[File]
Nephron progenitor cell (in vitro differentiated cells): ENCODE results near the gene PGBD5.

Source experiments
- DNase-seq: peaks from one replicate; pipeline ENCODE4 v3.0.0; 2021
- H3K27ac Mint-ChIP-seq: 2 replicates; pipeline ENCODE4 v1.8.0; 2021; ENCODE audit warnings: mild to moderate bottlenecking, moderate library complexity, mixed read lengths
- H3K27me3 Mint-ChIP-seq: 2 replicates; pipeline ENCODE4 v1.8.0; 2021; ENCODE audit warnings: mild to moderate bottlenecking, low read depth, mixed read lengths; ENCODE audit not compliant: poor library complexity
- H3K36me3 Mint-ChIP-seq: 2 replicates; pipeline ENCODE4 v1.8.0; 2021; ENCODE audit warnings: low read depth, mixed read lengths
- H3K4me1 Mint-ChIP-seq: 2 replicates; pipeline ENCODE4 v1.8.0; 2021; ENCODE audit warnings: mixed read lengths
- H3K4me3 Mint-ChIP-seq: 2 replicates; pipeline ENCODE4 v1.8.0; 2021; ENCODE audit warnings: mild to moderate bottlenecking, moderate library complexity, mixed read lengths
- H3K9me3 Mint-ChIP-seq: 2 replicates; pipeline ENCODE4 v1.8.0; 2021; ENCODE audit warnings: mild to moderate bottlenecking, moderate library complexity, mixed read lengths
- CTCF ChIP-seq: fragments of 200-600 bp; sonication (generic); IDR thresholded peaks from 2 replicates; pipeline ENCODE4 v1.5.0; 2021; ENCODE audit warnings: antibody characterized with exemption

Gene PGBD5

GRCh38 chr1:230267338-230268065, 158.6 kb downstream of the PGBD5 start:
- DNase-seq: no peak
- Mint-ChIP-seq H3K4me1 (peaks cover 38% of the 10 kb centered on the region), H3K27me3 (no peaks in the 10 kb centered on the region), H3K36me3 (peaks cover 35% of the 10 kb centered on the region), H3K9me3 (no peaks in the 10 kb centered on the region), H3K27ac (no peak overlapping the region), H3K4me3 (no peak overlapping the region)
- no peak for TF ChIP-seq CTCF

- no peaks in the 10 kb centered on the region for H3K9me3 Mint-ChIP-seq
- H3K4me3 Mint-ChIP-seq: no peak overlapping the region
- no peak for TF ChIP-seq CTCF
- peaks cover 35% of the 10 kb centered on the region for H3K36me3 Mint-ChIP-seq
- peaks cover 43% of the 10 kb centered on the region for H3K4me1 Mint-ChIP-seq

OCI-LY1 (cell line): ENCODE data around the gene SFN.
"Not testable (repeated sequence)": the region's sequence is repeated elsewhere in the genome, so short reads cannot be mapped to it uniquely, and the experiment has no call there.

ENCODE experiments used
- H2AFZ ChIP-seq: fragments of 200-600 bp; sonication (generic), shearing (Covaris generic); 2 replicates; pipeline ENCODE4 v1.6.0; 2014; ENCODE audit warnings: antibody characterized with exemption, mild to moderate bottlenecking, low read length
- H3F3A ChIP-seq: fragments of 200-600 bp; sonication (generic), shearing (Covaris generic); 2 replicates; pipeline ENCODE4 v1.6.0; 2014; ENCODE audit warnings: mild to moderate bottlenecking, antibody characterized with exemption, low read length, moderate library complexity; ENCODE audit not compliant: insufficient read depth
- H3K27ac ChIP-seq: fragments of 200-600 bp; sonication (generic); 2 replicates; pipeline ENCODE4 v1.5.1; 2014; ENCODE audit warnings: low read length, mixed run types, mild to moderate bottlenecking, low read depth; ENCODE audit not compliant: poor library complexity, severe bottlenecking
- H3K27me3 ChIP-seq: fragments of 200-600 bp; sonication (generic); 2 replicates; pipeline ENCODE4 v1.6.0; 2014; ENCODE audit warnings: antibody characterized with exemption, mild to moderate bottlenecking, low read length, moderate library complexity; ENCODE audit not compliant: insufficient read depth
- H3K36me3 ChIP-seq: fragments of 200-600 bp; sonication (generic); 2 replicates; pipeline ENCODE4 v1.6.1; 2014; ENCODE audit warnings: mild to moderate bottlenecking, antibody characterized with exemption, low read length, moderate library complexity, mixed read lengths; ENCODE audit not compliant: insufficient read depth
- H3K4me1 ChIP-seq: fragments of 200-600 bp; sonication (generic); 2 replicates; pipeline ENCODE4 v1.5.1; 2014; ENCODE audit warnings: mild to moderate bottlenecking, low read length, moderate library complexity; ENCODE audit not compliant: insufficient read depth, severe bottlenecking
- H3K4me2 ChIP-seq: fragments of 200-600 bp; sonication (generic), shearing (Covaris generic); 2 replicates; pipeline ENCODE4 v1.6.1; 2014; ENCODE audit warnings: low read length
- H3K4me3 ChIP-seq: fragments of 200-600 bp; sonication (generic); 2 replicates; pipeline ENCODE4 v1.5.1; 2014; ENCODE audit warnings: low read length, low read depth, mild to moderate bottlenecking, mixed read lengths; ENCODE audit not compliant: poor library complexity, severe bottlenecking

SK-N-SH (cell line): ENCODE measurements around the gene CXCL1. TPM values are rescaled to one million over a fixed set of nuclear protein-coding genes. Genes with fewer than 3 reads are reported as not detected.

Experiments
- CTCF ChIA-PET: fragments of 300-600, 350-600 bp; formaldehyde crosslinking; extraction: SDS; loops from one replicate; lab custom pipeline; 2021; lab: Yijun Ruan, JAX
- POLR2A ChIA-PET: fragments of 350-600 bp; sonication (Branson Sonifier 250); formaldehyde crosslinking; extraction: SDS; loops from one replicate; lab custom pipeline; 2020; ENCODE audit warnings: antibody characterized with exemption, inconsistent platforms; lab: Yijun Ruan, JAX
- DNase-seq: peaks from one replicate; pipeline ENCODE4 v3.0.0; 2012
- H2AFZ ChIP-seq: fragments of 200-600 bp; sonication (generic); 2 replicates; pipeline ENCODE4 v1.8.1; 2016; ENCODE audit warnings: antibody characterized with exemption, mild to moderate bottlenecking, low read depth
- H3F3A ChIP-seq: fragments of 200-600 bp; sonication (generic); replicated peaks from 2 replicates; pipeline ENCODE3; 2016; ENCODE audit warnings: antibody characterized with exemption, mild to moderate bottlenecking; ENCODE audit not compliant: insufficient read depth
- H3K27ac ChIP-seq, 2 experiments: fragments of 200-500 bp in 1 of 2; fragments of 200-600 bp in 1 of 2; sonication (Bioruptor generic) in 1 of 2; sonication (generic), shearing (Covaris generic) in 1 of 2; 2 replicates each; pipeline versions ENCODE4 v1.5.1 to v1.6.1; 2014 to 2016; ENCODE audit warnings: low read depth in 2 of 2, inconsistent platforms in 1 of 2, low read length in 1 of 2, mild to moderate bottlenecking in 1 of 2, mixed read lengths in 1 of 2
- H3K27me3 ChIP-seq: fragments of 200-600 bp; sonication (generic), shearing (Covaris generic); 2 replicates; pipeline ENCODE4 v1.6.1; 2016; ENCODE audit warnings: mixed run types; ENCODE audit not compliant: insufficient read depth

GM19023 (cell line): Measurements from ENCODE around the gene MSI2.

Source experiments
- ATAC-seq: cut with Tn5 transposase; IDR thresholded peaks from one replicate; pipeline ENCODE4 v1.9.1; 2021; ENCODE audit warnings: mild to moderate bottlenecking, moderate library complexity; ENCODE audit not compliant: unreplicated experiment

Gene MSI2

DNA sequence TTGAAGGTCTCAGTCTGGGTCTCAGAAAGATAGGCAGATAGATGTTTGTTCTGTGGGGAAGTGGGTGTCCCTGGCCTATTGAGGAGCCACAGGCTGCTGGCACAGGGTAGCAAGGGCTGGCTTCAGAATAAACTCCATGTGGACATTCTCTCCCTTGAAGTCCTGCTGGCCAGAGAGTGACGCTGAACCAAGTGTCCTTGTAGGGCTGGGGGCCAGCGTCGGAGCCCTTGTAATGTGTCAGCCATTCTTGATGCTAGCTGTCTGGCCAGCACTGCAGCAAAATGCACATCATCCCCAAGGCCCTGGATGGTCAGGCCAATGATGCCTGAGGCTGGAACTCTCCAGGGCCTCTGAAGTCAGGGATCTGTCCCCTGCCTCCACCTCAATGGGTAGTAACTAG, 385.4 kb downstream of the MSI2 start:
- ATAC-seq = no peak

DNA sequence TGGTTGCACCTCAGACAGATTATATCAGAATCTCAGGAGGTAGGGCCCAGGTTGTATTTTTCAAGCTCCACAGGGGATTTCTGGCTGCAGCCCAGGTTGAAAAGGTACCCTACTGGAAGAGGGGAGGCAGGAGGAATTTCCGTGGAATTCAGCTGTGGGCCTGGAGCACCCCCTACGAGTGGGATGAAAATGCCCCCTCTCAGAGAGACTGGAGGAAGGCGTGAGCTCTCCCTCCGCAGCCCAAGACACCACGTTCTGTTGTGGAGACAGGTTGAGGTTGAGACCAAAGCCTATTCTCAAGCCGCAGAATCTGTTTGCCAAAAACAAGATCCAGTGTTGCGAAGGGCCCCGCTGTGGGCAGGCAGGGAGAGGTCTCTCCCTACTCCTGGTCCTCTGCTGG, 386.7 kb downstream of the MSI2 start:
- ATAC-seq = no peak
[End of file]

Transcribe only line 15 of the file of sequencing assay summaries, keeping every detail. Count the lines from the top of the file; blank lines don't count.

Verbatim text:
- no peak for TF ChIP-seq CTCF